Interest rates continue to inch higher for farm loans, according to the Ag Finance Databook released by the Federal Reserve Bank of Kansas City. So far, these increases have had small impacts on farmers’ financial standing.
“Following a prolonged period of historically low rates, interest rates on most types of farm loans at commercial banks have increased between 1.0 and 1.5 percentage points since 2015,” report Nathan Kauffman, assistant vice president and Omaha Branch executive, and Ty Kreitman, assistant economist. “Additional increases in rates could put more pressure on some farm operations, but delinquency rates on farm loans remained low through 2017, and the performance of most agricultural banks has remained solid.”
Here are six interest rate trends to watch in the year ahead, courtesy of the Kansas City Federal Reserve Bank report: Farm Loan Interest Rates Edge Higher.
- Interest rates on operating loans show the biggest jump. Following historical lows in 2015, interest rates have jumped the most on current operating loans. In fact, interest rates on operating loans at commercial banks have increased from a low of 3.5% in the fourth quarter of 2015, to 4.9% in the first quarter of 2018. This increase for operating loans is notable, as these loans comprise about 60% of the volume of new non-real estate farm loans.
- New loans are starting with higher interest rates. Few loans in the first quarter of 2018 were made at an interest rate of less than 4%. In 2015, more than 40% of farm loans used to finance non-real estate purchases were originated with an interest rate of less than 4%. In the first quarter of 2018, only 21% of non-real estate loans were originated with an interest rate less than 4%. About 22% of loans had an interest rate greater than 6%.
- Today’s interest payments cost $15 per acre. Higher interest rates are increasing farmers’ cost of production, but only to a small degree. In 2015, the annual interest expense for a hypothetical Midwest farm operation specializing in corn production was about $12 per acre for its operating loans. Today, that cost is about $3 higher per acre.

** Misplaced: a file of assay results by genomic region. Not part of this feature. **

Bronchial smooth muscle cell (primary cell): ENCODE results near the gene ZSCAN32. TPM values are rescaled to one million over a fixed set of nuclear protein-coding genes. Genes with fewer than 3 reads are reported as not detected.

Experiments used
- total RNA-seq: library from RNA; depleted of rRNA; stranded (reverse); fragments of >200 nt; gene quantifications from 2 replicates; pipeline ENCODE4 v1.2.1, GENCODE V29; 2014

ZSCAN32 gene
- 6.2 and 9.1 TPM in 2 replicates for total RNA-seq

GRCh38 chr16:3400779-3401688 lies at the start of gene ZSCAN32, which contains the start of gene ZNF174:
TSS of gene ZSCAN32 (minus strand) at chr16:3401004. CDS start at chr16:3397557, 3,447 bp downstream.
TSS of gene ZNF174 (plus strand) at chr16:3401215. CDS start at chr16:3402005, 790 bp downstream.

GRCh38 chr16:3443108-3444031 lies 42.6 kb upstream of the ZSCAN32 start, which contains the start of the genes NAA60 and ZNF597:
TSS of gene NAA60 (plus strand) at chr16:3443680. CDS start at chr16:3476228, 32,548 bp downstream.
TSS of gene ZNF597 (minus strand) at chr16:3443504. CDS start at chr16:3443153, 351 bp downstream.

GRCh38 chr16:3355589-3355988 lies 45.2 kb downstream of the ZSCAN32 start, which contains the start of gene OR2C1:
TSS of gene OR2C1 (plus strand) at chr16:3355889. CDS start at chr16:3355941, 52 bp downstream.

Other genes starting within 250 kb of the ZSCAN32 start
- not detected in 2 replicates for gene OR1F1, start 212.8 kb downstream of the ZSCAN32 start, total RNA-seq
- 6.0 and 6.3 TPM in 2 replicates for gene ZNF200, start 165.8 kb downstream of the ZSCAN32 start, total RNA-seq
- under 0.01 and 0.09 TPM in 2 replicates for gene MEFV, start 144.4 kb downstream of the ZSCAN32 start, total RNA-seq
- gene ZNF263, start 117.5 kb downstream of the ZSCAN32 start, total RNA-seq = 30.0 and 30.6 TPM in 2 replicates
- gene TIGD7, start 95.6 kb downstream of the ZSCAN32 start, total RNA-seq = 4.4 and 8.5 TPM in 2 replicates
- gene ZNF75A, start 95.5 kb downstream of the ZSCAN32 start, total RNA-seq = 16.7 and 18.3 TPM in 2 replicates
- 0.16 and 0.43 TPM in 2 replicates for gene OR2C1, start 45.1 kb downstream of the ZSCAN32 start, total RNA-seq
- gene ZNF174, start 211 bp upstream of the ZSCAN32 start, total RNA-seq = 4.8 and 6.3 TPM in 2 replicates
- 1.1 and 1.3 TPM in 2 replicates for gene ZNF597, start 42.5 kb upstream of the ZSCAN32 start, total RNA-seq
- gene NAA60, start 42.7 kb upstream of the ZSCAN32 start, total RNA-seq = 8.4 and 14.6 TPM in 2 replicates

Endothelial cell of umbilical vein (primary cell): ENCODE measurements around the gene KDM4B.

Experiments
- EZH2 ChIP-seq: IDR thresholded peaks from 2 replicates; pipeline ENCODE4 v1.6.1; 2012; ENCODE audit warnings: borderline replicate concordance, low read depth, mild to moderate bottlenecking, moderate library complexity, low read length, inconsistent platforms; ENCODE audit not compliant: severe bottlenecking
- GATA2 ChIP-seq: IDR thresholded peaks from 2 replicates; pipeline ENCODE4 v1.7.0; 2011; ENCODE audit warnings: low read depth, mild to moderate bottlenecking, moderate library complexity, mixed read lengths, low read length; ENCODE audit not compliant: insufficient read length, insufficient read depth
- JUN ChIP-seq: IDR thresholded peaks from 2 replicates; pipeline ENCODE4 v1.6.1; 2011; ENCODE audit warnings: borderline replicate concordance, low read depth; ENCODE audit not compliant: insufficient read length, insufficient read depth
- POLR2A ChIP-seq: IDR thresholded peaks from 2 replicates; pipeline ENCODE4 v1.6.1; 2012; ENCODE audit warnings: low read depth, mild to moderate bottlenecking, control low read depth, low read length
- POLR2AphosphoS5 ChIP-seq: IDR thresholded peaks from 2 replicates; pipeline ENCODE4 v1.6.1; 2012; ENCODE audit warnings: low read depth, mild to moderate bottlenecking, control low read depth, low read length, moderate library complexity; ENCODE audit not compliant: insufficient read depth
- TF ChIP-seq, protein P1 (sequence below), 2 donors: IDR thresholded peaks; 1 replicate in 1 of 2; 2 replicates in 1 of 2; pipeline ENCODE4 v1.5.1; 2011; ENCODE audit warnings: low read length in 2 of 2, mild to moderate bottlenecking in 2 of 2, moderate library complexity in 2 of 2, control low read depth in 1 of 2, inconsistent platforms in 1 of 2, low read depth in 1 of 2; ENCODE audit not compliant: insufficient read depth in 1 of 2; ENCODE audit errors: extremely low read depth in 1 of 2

- The ratio of farm debt to income could challenge 1980s’ levels. Leverage in the farm sector is on the rise, due to a steady increase in outstanding farm debt and expectations of lower farm income. For 2018, USDA expects farm income to drop by 7%. If farm debt at commercial banks continues to rise at the average pace of the past four quarters, the ratio of farm debt to income would rise to 3 this year—the highest since 1983.
- Delinquency rates remain low. Regardless of the increases in farm debt, the clear majority of farmers are still paying off their loans. In the fourth quarter of 2017, delinquency rates on both farm real estate and non-real estate loans dropped to slightly less than 2%.
- Continued interest rate increases could pull down farmland values. Overall, farmland values are steady in most of the Midwest and Plains. While some areas are seeing softer values, other areas are increasing. Yet, interest rates on farm real estate loans increased in all regions in the fourth quarter of 2017. Although the increases have been minute, additional increases could put downward pressure on farmland values—which may have a more significant effect on farm finances than interest expenses directly.
While interest rate increases have been minimal, $250 in most cases, they are adding to pile of expenses farmers are already learning to cope with, says Tanner Ehmke an economist at CoBank. Read more: What's Going On With Interest Rates?
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